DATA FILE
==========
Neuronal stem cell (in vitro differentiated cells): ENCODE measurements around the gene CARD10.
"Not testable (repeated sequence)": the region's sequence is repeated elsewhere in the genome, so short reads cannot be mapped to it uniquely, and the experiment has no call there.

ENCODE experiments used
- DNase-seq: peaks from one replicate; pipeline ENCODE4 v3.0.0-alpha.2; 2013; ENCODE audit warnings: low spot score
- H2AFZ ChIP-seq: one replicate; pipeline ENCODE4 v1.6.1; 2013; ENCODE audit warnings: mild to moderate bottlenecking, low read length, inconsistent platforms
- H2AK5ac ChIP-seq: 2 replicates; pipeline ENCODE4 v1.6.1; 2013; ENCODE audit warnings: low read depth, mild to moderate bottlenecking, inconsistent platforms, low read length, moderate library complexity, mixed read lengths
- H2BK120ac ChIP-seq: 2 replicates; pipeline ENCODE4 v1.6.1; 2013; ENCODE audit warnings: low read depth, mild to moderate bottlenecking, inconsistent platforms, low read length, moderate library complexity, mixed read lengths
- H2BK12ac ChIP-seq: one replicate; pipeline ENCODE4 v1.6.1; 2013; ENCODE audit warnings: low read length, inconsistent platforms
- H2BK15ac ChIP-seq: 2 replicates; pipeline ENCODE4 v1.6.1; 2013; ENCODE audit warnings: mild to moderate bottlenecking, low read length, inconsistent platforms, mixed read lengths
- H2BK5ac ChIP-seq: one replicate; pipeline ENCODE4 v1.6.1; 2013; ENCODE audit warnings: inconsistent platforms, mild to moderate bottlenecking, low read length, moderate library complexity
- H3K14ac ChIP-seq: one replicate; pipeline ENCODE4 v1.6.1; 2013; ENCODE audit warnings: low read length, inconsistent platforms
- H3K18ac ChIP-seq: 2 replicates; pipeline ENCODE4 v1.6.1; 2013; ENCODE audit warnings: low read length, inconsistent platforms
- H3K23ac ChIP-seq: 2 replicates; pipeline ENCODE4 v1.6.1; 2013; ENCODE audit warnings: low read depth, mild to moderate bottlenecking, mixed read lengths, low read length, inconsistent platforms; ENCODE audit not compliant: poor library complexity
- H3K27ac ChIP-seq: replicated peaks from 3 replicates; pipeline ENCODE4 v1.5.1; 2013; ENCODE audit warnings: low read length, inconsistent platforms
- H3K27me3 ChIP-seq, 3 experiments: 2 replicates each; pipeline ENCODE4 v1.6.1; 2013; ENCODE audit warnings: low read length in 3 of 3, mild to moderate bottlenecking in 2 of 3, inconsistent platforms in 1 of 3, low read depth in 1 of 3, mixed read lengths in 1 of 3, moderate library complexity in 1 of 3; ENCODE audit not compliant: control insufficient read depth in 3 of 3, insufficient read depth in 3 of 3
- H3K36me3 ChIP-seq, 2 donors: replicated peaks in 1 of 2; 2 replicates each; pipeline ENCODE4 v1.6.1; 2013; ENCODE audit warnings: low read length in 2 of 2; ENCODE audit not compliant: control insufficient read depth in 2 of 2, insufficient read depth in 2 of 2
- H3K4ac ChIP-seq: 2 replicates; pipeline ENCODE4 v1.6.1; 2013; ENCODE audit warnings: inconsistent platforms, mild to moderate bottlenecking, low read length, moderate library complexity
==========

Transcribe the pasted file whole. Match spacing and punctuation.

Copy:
Neuronal stem cell (in vitro differentiated cells): ENCODE measurements around the gene CARD10.
"Not testable (repeated sequence)": the region's sequence is repeated elsewhere in the genome, so short reads cannot be mapped to it uniquely, and the experiment has no call there.

ENCODE experiments used
- DNase-seq: peaks from one replicate; pipeline ENCODE4 v3.0.0-alpha.2; 2013; ENCODE audit warnings: low spot score
- H2AFZ ChIP-seq: one replicate; pipeline ENCODE4 v1.6.1; 2013; ENCODE audit warnings: mild to moderate bottlenecking, low read length, inconsistent platforms
- H2AK5ac ChIP-seq: 2 replicates; pipeline ENCODE4 v1.6.1; 2013; ENCODE audit warnings: low read depth, mild to moderate bottlenecking, inconsistent platforms, low read length, moderate library complexity, mixed read lengths
- H2BK120ac ChIP-seq: 2 replicates; pipeline ENCODE4 v1.6.1; 2013; ENCODE audit warnings: low read depth, mild to moderate bottlenecking, inconsistent platforms, low read length, moderate library complexity, mixed read lengths
- H2BK12ac ChIP-seq: one replicate; pipeline ENCODE4 v1.6.1; 2013; ENCODE audit warnings: low read length, inconsistent platforms
- H2BK15ac ChIP-seq: 2 replicates; pipeline ENCODE4 v1.6.1; 2013; ENCODE audit warnings: mild to moderate bottlenecking, low read length, inconsistent platforms, mixed read lengths
- H2BK5ac ChIP-seq: one replicate; pipeline ENCODE4 v1.6.1; 2013; ENCODE audit warnings: inconsistent platforms, mild to moderate bottlenecking, low read length, moderate library complexity
- H3K14ac ChIP-seq: one replicate; pipeline ENCODE4 v1.6.1; 2013; ENCODE audit warnings: low read length, inconsistent platforms
- H3K18ac ChIP-seq: 2 replicates; pipeline ENCODE4 v1.6.1; 2013; ENCODE audit warnings: low read length, inconsistent platforms
- H3K23ac ChIP-seq: 2 replicates; pipeline ENCODE4 v1.6.1; 2013; ENCODE audit warnings: low read depth, mild to moderate bottlenecking, mixed read lengths, low read length, inconsistent platforms; ENCODE audit not compliant: poor library complexity
- H3K27ac ChIP-seq: replicated peaks from 3 replicates; pipeline ENCODE4 v1.5.1; 2013; ENCODE audit warnings: low read length, inconsistent platforms
- H3K27me3 ChIP-seq, 3 experiments: 2 replicates each; pipeline ENCODE4 v1.6.1; 2013; ENCODE audit warnings: low read length in 3 of 3, mild to moderate bottlenecking in 2 of 3, inconsistent platforms in 1 of 3, low read depth in 1 of 3, mixed read lengths in 1 of 3, moderate library complexity in 1 of 3; ENCODE audit not compliant: control insufficient read depth in 3 of 3, insufficient read depth in 3 of 3
- H3K36me3 ChIP-seq, 2 donors: replicated peaks in 1 of 2; 2 replicates each; pipeline ENCODE4 v1.6.1; 2013; ENCODE audit warnings: low read length in 2 of 2; ENCODE audit not compliant: control insufficient read depth in 2 of 2, insufficient read depth in 2 of 2
- H3K4ac ChIP-seq: 2 replicates; pipeline ENCODE4 v1.6.1; 2013; ENCODE audit warnings: inconsistent platforms, mild to moderate bottlenecking, low read length, moderate library complexity